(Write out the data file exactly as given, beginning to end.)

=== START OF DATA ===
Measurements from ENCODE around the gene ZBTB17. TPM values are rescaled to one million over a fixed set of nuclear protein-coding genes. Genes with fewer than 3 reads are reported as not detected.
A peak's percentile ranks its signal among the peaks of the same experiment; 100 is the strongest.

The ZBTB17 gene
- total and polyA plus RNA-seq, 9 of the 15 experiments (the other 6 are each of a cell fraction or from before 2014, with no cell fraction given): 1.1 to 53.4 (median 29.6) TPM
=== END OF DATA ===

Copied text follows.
Measurements from ENCODE around the gene ZBTB17. TPM values are rescaled to one million over a fixed set of nuclear protein-coding genes. Genes with fewer than 3 reads are reported as not detected.
A peak's percentile ranks its signal among the peaks of the same experiment; 100 is the strongest.

The ZBTB17 gene
- total and polyA plus RNA-seq, 9 of the 15 experiments (the other 6 are each of a cell fraction or from before 2014, with no cell fraction given): 1.1 to 53.4 (median 29.6) TPM